There are many other routes throughout the country which exceed 30 miles in length where the patronage is heavy and there are a number of routes 29 and 30 miles in length which would lose any protection if they were extended a mile or so, increasing their length above 30 miles.

Since the provisions of the bill would leave it to the discretion of the Postmaster General as to what the increased compensation should be, up to the maximum allowable, there would be no harm in including routes up to and including 38 miles in length. It is true that the carrier on a 38-mile route receives compensation for the 8 miles above the standard length of 30 miles, but we could graduate any additional compensation allowed to suit the conditions existing on each route.

İf the 30-mile limit remains in any legislation enacted, there will be a great many carriers who will not be adequately taken care of and the organization will be back again for some change in the law. I believe that it would be fair and adequate to leave the limitation at 38 miles and let the Department work out the compensation that should be allowed the carriers in each particular case. This will give us considerable work but we are willing to assume the responsibility. Sincerely yours,

(Signed) J. M. DONALDSON,

Acting Second Assistant Postmaster General. Section 2 of the bill is to correct by legislation a condition existing as the result of a decision rendered by the Comptroller General (decision A-56413) in interpreting the act of June 25, 1934, to adjust the salaries of rural letter carriers. In this decision the Comptroller General ruled that the saving clause in the act of 1934, protecting rural carriers against reductions of more than $180 in the readjustment of their salaries under the act, does not apply upon the transfer of the carrier from one route to another. The committee believes that all rural carriers who were in the service before the passage of the reclassification act last June are entitled in the event of a transfer to another rural route to the protection of this saving clause, limiting loss of salary.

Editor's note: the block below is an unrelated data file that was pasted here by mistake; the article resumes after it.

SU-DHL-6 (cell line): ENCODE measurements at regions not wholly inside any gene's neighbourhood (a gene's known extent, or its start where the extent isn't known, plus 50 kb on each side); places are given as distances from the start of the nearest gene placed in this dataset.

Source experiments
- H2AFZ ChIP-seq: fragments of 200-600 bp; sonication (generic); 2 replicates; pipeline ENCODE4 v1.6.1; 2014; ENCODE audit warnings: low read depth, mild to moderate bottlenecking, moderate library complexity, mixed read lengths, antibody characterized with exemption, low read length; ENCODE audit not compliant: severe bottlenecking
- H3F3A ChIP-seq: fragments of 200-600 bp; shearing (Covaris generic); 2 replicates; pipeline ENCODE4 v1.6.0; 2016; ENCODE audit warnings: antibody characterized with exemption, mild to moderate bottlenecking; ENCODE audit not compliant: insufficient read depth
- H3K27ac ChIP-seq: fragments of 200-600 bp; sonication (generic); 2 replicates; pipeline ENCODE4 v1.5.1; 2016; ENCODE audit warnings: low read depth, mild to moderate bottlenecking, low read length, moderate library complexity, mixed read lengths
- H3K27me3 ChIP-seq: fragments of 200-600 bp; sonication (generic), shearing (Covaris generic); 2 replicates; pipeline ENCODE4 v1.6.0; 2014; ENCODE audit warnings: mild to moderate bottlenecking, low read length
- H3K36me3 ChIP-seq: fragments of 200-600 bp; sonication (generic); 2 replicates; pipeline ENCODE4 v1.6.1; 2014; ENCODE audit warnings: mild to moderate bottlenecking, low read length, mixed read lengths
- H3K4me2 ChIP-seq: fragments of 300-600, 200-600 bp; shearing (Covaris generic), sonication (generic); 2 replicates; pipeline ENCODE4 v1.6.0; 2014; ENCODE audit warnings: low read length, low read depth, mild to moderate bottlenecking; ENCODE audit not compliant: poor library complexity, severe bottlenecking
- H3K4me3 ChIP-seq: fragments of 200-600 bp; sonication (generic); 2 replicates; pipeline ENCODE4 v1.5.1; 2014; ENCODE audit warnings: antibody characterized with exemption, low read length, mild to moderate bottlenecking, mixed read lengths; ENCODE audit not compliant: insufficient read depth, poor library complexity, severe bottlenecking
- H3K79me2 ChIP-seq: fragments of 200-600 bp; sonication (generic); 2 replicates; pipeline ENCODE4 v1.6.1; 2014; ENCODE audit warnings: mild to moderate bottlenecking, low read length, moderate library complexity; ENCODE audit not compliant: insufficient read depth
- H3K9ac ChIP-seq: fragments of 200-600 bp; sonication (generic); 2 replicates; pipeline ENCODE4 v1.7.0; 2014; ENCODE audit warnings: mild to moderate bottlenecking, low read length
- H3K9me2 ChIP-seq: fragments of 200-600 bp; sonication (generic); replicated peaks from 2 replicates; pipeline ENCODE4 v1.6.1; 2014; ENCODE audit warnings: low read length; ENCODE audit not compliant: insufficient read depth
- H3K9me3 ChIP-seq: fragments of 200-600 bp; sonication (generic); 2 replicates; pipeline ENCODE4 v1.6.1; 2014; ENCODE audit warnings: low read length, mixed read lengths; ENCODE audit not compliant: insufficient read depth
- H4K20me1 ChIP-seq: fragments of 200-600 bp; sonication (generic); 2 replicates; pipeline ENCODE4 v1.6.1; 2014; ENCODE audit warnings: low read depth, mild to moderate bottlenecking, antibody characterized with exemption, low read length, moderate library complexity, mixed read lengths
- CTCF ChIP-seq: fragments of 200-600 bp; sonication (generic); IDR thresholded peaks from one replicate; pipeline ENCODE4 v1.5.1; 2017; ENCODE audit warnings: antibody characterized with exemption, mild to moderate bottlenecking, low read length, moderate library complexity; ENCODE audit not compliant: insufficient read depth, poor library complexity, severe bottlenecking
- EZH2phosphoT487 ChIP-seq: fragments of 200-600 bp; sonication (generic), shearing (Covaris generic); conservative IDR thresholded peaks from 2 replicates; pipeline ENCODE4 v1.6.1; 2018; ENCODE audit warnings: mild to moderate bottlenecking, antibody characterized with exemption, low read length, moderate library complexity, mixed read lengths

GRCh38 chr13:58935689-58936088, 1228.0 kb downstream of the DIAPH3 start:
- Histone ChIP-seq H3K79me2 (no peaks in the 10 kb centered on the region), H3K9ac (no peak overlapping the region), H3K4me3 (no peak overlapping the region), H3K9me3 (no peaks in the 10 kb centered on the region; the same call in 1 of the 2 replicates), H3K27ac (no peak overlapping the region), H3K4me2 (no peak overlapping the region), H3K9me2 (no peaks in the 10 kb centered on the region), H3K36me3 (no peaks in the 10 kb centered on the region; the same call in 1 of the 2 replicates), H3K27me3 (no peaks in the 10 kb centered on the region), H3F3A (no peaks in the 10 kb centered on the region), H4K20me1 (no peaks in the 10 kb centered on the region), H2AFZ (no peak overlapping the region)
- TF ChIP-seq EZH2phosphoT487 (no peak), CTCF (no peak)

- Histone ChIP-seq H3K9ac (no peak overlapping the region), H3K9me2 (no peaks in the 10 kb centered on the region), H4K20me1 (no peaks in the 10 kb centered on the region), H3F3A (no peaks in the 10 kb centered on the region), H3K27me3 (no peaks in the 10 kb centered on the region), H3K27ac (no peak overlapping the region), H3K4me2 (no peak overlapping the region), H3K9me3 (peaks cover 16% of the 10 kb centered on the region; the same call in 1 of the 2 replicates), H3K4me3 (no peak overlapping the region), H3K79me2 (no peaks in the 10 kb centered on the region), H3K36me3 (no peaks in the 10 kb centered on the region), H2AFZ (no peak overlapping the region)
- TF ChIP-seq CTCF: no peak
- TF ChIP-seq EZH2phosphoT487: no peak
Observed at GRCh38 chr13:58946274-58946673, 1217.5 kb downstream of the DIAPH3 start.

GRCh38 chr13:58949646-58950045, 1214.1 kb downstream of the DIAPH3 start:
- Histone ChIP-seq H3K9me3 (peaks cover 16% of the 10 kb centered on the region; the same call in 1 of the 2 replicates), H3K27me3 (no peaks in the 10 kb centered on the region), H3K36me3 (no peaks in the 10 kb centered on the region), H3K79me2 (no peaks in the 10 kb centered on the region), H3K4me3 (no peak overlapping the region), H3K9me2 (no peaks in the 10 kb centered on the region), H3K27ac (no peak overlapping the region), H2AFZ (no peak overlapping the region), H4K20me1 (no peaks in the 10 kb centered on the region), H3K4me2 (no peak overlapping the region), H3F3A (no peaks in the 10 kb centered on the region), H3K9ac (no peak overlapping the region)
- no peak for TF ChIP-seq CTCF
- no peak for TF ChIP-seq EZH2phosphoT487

Section 3 of the bill provides that when a vacancy on a route of greater length than 60 miles occurs by reason of resignation, death, retirement, or dismissal on charges, of carriers in the Rural Mail Delivery Service, the route shall be by readjustment reduced to 60 miles or less and the excess mileage shall be distributed between routes of less than 60 miles. The committee is suggesting the elimination of this section in view of the Post Office Department's objection to the limitation and the suggestion that the question of the length of rural routes continue to be left to the Department's discretion because of the many problems involved due to the varying conditions throughout the country.

Section 4 of the bill provides that the proposed legislation shall become effective on the first day of the calendar month next following the month in which it is enacted. The Postmaster General's report on the bill is as follows:

OFFICE OF THE PostMASTER GENERAL,

May 22, 1935. Hon. James M. MEAD, Chairman Committee on the Post Office and Post Roads,

House of Representatives. MY DEAR MR. MEAD: The receipt is acknowledged of your letter of the 8th nstant, requesting a report on H. R. 6724, H. R. 7778, and H. R. 7946, all relating to the adjustment of salaries of rural letter carriers.

H. R. 6724 proposes to increase the equipment-maintenance allowance from 5 cents to 6 cents per mile per day. The equipment-maintenance allowance was increased from 4 to 5 cents by the act approved June 25, 1934. If this allowance is increased to 6 cents it would increase the annual cost of operating the Rural Delivery Service by approximately $4,125,000. It is our opinion that the present equipment-maintenance allowance is adequate and the increased cost proposed is not justified at this time.